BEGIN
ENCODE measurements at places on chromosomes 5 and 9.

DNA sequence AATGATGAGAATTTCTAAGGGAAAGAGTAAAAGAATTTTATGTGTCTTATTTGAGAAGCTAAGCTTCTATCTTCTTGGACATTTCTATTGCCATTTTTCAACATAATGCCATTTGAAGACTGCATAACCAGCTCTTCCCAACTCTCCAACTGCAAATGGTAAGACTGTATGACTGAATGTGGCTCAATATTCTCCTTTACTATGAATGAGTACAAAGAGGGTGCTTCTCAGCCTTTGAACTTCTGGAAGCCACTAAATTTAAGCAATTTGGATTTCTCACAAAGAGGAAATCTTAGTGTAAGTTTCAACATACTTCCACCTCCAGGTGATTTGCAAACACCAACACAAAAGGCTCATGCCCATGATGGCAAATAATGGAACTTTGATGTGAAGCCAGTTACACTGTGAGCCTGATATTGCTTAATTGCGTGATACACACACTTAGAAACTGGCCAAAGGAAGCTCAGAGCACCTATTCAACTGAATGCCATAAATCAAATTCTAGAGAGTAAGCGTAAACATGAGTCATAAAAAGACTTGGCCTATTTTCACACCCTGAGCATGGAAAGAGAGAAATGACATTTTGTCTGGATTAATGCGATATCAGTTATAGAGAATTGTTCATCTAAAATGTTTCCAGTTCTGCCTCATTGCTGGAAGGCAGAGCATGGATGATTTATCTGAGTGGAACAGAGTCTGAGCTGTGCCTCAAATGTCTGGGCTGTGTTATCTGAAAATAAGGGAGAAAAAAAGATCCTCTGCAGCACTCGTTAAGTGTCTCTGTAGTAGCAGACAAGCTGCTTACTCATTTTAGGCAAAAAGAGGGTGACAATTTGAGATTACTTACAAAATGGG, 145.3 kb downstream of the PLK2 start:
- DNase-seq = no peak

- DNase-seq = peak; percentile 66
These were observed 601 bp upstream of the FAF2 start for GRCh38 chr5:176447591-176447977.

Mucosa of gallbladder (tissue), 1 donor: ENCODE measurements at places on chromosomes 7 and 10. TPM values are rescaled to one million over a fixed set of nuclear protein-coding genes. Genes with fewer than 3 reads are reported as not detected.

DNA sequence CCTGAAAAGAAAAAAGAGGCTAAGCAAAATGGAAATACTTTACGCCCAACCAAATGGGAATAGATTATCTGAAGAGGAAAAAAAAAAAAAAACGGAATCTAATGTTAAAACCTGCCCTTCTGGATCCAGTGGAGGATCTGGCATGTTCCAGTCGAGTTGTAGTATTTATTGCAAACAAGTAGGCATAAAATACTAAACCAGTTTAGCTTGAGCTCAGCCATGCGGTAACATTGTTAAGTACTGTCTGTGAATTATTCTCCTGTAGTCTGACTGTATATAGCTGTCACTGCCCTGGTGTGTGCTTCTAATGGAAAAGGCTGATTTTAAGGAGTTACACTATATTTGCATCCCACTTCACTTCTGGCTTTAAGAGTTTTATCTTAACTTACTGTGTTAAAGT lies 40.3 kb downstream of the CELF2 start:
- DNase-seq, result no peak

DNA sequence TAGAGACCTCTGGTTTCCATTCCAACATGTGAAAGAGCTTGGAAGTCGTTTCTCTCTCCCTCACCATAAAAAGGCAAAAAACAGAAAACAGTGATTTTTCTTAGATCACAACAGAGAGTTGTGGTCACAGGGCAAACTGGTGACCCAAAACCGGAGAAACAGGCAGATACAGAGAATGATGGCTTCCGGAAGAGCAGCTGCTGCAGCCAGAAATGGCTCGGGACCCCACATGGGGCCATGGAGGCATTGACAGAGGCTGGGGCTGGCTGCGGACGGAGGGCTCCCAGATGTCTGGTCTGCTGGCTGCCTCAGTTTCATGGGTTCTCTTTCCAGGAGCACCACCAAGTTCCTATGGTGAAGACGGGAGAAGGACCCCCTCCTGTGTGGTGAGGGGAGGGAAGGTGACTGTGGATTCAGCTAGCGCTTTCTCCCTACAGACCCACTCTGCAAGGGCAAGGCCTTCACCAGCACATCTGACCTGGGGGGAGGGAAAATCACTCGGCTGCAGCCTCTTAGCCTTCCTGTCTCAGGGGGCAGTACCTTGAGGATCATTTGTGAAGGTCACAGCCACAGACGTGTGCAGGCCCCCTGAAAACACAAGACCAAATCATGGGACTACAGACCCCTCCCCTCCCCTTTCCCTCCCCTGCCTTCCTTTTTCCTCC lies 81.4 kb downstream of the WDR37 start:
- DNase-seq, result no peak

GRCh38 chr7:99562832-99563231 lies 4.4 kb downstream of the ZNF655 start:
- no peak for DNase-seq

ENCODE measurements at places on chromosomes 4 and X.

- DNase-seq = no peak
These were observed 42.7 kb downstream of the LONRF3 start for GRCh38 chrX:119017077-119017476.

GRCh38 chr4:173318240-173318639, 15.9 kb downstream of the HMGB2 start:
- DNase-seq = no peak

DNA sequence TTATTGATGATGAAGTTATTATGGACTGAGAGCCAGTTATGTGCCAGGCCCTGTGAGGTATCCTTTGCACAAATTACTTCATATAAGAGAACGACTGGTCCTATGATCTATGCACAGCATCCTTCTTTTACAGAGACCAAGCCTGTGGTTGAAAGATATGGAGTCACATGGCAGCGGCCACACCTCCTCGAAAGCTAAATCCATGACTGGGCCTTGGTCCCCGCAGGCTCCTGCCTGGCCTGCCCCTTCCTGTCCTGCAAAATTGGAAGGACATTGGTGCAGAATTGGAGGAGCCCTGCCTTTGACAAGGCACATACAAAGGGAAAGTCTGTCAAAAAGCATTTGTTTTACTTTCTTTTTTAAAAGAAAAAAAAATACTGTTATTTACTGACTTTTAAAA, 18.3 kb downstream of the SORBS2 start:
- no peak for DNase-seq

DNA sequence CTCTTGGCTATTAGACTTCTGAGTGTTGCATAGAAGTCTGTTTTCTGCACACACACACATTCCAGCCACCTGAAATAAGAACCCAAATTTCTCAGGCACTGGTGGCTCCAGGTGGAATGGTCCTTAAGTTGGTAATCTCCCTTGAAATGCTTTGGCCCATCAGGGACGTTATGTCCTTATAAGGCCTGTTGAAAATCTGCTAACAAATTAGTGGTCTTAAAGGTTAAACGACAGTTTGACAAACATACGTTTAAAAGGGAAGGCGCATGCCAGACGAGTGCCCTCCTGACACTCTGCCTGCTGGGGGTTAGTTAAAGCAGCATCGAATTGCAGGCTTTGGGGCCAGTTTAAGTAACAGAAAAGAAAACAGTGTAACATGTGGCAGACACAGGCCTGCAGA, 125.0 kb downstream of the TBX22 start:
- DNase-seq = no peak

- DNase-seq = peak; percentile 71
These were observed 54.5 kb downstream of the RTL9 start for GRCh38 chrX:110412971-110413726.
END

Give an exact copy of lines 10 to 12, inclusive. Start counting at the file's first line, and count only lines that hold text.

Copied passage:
- DNase-seq, result no peak

GRCh38 chr7:99562832-99563231 lies 4.4 kb downstream of the ZNF655 start:
- no peak for DNase-seq